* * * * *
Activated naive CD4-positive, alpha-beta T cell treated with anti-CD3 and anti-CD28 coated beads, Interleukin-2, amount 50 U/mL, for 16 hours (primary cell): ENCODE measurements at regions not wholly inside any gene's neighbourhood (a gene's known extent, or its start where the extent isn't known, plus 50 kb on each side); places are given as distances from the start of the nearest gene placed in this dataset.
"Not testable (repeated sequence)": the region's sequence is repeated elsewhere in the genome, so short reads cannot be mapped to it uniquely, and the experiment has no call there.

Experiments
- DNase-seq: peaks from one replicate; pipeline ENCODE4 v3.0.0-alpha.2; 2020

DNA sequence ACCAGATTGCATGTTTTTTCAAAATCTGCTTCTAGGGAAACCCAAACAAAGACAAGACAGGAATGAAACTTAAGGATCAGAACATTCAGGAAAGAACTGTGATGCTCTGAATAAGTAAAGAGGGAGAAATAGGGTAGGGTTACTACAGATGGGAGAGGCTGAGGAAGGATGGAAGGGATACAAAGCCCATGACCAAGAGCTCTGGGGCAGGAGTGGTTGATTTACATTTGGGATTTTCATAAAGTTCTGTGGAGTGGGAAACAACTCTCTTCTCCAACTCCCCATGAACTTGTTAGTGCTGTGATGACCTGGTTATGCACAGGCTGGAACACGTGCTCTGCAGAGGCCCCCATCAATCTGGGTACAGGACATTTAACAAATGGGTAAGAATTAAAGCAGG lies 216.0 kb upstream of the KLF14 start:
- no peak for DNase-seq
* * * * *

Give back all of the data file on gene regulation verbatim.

Activated naive CD4-positive, alpha-beta T cell treated with anti-CD3 and anti-CD28 coated beads, Interleukin-2, amount 50 U/mL, for 16 hours (primary cell): ENCODE measurements at regions not wholly inside any gene's neighbourhood (a gene's known extent, or its start where the extent isn't known, plus 50 kb on each side); places are given as distances from the start of the nearest gene placed in this dataset.
"Not testable (repeated sequence)": the region's sequence is repeated elsewhere in the genome, so short reads cannot be mapped to it uniquely, and the experiment has no call there.

Experiments
- DNase-seq: peaks from one replicate; pipeline ENCODE4 v3.0.0-alpha.2; 2020

DNA sequence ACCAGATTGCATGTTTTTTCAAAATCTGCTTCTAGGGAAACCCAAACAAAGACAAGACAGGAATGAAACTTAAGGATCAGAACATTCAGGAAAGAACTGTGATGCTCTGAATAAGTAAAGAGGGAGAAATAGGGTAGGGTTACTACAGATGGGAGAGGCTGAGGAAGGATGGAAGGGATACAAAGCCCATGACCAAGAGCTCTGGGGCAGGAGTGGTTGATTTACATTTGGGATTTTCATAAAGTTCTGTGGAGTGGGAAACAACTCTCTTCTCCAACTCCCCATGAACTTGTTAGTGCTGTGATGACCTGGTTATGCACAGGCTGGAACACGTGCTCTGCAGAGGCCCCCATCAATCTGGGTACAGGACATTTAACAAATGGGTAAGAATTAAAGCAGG lies 216.0 kb upstream of the KLF14 start:
- no peak for DNase-seq